By sheer coincidence I watched Rogue One and the first episode of Netflix’s “Bloodline” on the same day. After my wife and I had finished watching “Dark Matter” seasons 1 and 2—highly recommended, by the way—she scoured Netflix for a new show. She found Bloodline and started watching. Somewhere in the week leading up to the release of Rogue One, she commented that the bad guy in the Star Wars movie is in this TV show she was watching. I asked her which character and she said “Darth Vader?” My eyebrows raised, thinking “Wow, the guy in the suit must be good outside of the suit.” I must have said something to the fact, because in the next few moments, she pulled up a photograph of the actor in question. Ben Mendelsohn. Oh, he’s not Vader, he’s….well, I didn’t know the character’s name yet. I hadn’t seen the movie. Come to think of it, I didn’t know Mendelsohn either.

But holy cow do I now.

And not only because of Rogue One.

Bloodline is a mystery/drama series produced by Netflix. Two seasons have been produced, but we’ve only seen the first, having concluded just last night. On the day Rogue One was released, my wife attended the show with me. Later that night, having already consumed the entire first season herself, she asked me to watch the first episode. Just the first one, mind you, to see if I’d like it. Now, I was more than willing to go along. I was curious about Mendelsohn as he, unfortunately, didn’t get a lot of screen time in Rogue One. So we cued up the show.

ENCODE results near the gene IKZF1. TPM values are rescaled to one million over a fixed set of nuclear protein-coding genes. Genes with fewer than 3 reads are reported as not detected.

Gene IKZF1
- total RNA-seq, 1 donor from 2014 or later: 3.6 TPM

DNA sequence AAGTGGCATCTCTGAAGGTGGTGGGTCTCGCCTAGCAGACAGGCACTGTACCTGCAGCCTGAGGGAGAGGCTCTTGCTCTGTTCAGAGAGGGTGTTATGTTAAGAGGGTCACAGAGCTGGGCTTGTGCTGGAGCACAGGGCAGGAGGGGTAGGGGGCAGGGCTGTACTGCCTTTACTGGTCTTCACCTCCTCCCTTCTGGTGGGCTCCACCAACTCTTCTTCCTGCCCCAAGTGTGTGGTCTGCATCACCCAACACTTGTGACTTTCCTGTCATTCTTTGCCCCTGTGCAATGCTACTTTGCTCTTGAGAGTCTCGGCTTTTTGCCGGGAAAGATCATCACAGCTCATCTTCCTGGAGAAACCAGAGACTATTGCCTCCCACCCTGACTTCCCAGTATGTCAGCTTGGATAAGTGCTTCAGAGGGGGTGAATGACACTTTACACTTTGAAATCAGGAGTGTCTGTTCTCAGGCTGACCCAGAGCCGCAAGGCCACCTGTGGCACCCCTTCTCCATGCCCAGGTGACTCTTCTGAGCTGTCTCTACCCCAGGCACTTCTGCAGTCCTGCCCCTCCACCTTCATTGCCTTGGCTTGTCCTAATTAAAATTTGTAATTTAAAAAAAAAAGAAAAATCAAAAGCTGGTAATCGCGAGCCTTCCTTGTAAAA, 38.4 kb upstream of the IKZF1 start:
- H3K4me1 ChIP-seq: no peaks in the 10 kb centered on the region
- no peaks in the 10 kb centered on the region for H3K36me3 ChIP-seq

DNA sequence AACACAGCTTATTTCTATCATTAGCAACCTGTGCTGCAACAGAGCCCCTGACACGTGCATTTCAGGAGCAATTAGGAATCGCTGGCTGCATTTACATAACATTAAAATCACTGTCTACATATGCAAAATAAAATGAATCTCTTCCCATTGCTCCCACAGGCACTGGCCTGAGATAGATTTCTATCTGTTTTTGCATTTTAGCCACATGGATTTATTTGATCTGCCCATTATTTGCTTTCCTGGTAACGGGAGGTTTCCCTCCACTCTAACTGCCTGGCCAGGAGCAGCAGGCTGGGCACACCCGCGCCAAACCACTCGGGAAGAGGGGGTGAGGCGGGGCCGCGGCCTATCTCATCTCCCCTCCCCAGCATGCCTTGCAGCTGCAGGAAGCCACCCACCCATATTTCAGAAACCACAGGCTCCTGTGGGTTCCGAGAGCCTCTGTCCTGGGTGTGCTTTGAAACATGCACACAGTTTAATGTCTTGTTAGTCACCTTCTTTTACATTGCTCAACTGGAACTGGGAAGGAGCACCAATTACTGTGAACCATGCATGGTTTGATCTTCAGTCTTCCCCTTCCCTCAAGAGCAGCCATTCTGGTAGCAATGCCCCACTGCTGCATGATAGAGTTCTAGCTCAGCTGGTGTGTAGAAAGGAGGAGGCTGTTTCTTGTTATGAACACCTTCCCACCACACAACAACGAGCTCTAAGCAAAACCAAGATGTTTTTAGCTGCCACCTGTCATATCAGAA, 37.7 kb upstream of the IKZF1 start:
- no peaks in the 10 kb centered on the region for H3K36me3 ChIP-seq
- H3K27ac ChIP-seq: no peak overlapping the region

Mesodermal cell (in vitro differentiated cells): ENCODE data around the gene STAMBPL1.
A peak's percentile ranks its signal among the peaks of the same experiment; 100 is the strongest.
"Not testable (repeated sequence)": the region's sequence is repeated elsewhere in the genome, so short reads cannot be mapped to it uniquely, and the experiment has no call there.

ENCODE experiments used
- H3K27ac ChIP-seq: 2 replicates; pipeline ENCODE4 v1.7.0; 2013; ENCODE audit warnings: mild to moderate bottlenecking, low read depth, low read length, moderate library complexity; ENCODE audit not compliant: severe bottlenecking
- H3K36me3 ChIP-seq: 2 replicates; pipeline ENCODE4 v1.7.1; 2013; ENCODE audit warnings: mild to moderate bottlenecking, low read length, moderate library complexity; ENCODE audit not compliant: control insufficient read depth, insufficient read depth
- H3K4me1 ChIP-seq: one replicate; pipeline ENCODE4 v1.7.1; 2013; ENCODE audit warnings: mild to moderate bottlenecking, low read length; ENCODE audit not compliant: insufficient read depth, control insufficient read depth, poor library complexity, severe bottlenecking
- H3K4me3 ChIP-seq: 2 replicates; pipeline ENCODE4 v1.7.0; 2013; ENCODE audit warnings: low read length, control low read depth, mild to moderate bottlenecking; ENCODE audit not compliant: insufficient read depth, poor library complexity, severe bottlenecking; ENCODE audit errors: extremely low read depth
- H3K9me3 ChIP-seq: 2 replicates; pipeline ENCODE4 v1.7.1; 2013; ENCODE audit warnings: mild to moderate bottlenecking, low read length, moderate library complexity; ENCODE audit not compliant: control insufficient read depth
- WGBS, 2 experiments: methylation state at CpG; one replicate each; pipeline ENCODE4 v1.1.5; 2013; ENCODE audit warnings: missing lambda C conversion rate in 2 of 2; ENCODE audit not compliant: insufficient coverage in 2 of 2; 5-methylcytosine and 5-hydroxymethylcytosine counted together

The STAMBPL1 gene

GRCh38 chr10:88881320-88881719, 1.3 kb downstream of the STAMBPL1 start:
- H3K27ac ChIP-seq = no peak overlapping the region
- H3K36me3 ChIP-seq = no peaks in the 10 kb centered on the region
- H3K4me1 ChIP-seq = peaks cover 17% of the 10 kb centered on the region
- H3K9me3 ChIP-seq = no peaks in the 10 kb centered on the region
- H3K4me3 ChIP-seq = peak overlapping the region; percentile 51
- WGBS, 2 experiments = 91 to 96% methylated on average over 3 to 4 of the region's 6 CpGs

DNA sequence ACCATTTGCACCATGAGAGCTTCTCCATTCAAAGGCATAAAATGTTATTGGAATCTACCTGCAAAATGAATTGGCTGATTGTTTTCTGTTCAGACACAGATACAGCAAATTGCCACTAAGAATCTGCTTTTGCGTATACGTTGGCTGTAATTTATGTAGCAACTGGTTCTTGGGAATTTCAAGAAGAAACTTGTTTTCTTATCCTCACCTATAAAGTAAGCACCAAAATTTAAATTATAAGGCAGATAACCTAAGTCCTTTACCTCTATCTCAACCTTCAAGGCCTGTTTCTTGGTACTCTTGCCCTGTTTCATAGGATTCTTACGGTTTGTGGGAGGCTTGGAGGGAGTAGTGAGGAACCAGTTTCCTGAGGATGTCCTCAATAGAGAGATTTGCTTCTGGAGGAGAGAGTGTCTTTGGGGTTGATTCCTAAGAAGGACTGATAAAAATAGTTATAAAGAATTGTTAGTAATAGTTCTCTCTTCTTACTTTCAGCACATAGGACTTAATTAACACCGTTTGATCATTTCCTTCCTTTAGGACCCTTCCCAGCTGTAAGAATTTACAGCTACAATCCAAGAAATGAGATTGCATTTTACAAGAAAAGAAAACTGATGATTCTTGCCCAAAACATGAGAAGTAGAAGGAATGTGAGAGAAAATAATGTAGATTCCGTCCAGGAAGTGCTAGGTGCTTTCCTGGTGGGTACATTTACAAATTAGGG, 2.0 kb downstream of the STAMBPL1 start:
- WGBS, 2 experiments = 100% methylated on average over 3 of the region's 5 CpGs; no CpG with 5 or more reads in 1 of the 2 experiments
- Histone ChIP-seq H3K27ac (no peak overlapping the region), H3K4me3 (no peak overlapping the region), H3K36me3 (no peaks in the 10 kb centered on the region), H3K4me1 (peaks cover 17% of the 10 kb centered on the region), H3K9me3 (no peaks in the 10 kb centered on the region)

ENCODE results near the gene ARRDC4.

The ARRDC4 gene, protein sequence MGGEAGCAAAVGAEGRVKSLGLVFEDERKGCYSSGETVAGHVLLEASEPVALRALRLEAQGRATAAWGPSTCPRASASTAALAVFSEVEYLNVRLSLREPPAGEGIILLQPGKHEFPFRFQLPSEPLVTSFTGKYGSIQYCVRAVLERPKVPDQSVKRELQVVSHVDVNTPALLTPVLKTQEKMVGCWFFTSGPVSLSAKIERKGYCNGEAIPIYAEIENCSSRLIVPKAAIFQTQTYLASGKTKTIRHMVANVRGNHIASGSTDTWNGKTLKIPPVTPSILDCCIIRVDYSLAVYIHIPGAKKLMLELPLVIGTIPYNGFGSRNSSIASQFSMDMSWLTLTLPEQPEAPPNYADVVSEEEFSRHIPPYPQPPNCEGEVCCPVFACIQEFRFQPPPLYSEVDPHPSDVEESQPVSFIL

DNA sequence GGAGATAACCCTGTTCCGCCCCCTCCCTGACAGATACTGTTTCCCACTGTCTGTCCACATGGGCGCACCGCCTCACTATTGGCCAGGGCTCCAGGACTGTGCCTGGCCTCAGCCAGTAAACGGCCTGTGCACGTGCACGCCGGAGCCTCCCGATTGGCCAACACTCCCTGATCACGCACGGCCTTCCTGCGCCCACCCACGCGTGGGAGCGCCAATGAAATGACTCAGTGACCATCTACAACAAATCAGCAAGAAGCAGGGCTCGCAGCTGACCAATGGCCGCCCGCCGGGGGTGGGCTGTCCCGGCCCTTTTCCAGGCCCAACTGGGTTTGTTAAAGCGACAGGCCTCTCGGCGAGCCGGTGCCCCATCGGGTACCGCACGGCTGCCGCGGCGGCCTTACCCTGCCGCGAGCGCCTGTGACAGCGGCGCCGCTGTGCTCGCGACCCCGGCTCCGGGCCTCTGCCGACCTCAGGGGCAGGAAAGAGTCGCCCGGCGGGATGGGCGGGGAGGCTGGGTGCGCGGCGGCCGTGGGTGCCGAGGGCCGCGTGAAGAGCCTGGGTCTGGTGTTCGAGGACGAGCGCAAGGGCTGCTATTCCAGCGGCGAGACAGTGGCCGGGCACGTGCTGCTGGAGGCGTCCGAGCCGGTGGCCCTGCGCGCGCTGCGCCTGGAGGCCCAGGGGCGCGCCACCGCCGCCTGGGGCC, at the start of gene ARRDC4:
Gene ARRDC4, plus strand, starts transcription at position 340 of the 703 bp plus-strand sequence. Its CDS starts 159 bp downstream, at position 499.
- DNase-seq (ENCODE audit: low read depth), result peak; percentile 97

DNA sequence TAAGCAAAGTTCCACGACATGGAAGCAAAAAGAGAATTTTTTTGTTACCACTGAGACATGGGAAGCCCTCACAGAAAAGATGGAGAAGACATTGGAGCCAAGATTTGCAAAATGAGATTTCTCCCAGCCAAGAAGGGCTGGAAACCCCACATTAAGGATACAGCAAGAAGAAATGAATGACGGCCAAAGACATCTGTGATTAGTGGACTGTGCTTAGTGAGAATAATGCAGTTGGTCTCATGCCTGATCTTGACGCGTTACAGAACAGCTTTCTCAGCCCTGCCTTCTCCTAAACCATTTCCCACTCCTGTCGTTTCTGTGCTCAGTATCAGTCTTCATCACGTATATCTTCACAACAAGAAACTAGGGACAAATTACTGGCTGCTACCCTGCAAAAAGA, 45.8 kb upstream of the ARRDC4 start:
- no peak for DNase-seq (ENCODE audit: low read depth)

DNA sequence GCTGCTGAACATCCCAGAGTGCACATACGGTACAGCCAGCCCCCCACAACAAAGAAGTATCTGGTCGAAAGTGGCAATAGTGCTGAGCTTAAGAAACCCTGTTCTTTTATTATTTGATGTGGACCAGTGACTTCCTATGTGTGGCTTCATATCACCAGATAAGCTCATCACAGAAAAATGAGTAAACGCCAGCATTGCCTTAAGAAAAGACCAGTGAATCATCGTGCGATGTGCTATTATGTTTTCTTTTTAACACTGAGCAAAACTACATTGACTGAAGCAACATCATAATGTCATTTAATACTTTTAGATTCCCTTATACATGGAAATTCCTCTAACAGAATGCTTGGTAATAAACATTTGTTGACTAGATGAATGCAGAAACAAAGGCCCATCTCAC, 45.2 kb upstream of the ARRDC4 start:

And I was hooked.

Bloodline has a terrific tag line: “We’re not bad people…but we did a bad thing.” The tale involves a family who owns an inn in the Florida Keys. Sam Shepherd plays the father, Sissy Spacek the mother. Three of their adult children live in the area: John (played by Kyle Chandler) is a cop, Kevin (Norbert Leo Butz) is a blue-collar man who works on boats, and Meg (Linda Cardellini) is a lawyer. As the show opens, black sheep son Danny (Mendelsohn) is returning to the Keys. There was a bad event back in the day—not spoiling it here for the gradual revelation is part of this show’s wonderful pacing—and Danny went off on his own. But he wants to come back to the family. He’s even got the words he wants to say to his family written on folded yellow notebook paper.

As you might expect, not everyone is thrilled that Danny’s back. And it is in the interactions with the other cast members where Mendelsohn just shines. When he talks with his cop brother, Danny acts a certain way. If it’s with his sister, it’s another. The nuances in Mendelsohn’s performance and in the performances of the other actors that make this slow burn show so dang compelling to watch.

Typically while engrossed in a show, I don’t usually notice how the story is put together. Not so, here, but that’s a perfectly fine compliment. As a writer, I was amazed at how the show runners were able to craft such an elegantly sculpted piece of storytelling art. Throughout most episodes, you get flashbacks to the bad event in the past, but you also get glimpses of another event in the future. The openings of each episode have the policeman, John, doing a voiceover that so engrosses you in the show that it all but compels you to keep watching.